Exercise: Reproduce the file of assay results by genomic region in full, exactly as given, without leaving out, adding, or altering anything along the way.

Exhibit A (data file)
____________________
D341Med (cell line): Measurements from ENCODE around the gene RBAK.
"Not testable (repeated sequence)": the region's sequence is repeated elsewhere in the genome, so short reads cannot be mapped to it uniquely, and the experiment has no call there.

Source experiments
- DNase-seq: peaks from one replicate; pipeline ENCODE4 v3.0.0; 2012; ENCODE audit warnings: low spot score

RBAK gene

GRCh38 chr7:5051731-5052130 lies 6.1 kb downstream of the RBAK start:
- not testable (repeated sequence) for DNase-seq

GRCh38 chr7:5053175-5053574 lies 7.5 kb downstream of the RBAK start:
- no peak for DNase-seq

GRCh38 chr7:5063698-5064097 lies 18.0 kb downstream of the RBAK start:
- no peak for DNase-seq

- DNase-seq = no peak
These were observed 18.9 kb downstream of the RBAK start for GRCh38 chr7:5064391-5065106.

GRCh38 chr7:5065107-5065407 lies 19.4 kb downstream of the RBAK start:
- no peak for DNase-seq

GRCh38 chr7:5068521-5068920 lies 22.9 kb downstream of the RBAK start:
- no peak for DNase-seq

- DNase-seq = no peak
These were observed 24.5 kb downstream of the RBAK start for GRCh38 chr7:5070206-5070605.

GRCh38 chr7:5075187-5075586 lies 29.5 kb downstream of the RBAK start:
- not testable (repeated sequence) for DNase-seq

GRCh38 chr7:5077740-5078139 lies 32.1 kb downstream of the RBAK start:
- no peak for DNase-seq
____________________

D341Med (cell line): Measurements from ENCODE around the gene RBAK.
"Not testable (repeated sequence)": the region's sequence is repeated elsewhere in the genome, so short reads cannot be mapped to it uniquely, and the experiment has no call there.

Source experiments
- DNase-seq: peaks from one replicate; pipeline ENCODE4 v3.0.0; 2012; ENCODE audit warnings: low spot score

RBAK gene

GRCh38 chr7:5051731-5052130 lies 6.1 kb downstream of the RBAK start:
- not testable (repeated sequence) for DNase-seq

GRCh38 chr7:5053175-5053574 lies 7.5 kb downstream of the RBAK start:
- no peak for DNase-seq

GRCh38 chr7:5063698-5064097 lies 18.0 kb downstream of the RBAK start:
- no peak for DNase-seq

- DNase-seq = no peak
These were observed 18.9 kb downstream of the RBAK start for GRCh38 chr7:5064391-5065106.

GRCh38 chr7:5065107-5065407 lies 19.4 kb downstream of the RBAK start:
- no peak for DNase-seq

GRCh38 chr7:5068521-5068920 lies 22.9 kb downstream of the RBAK start:
- no peak for DNase-seq

- DNase-seq = no peak
These were observed 24.5 kb downstream of the RBAK start for GRCh38 chr7:5070206-5070605.

GRCh38 chr7:5075187-5075586 lies 29.5 kb downstream of the RBAK start:
- not testable (repeated sequence) for DNase-seq

GRCh38 chr7:5077740-5078139 lies 32.1 kb downstream of the RBAK start:
- no peak for DNase-seq